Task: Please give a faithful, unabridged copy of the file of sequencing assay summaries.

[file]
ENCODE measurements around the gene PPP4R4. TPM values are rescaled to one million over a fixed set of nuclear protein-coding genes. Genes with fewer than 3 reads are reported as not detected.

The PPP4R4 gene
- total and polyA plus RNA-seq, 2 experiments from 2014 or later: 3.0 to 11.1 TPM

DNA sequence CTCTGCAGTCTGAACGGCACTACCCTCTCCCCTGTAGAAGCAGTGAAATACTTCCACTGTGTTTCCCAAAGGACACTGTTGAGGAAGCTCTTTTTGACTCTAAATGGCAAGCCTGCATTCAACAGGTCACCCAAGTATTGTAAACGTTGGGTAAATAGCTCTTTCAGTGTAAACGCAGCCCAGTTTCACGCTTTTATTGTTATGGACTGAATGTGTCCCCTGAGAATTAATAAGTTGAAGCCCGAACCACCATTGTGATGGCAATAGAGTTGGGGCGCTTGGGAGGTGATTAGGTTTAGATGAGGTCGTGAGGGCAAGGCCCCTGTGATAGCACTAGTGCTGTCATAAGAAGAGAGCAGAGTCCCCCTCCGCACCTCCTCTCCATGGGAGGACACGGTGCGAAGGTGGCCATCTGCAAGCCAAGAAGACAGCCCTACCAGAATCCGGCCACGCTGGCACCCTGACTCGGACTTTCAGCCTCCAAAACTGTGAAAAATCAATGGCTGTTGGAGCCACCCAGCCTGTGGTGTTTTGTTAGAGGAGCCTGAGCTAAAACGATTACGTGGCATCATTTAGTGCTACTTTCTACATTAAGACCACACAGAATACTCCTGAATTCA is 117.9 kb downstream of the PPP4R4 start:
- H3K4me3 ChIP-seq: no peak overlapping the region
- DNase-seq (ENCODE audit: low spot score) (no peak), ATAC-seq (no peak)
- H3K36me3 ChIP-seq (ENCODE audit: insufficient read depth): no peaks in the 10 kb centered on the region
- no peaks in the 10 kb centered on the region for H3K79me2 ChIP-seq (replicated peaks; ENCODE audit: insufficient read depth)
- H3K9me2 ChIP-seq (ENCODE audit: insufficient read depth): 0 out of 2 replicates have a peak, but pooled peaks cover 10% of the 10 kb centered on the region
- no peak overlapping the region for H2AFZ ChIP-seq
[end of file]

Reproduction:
ENCODE measurements around the gene PPP4R4. TPM values are rescaled to one million over a fixed set of nuclear protein-coding genes. Genes with fewer than 3 reads are reported as not detected.

The PPP4R4 gene
- total and polyA plus RNA-seq, 2 experiments from 2014 or later: 3.0 to 11.1 TPM

DNA sequence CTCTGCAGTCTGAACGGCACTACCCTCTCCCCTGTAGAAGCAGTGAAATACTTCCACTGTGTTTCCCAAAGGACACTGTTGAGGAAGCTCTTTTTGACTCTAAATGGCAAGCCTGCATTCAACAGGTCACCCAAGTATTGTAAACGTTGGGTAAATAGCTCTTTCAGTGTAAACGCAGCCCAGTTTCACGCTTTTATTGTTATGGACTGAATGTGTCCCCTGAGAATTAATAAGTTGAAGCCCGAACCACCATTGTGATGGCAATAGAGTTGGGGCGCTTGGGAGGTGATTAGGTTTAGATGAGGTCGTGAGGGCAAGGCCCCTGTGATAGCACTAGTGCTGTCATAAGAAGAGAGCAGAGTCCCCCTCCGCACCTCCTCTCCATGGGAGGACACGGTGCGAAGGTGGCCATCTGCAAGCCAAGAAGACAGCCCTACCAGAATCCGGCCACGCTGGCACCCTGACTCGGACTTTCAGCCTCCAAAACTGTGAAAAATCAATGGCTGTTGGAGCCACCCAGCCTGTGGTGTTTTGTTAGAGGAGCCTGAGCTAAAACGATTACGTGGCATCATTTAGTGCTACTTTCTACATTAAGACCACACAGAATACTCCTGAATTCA is 117.9 kb downstream of the PPP4R4 start:
- H3K4me3 ChIP-seq: no peak overlapping the region
- DNase-seq (ENCODE audit: low spot score) (no peak), ATAC-seq (no peak)
- H3K36me3 ChIP-seq (ENCODE audit: insufficient read depth): no peaks in the 10 kb centered on the region
- no peaks in the 10 kb centered on the region for H3K79me2 ChIP-seq (replicated peaks; ENCODE audit: insufficient read depth)
- H3K9me2 ChIP-seq (ENCODE audit: insufficient read depth): 0 out of 2 replicates have a peak, but pooled peaks cover 10% of the 10 kb centered on the region
- no peak overlapping the region for H2AFZ ChIP-seq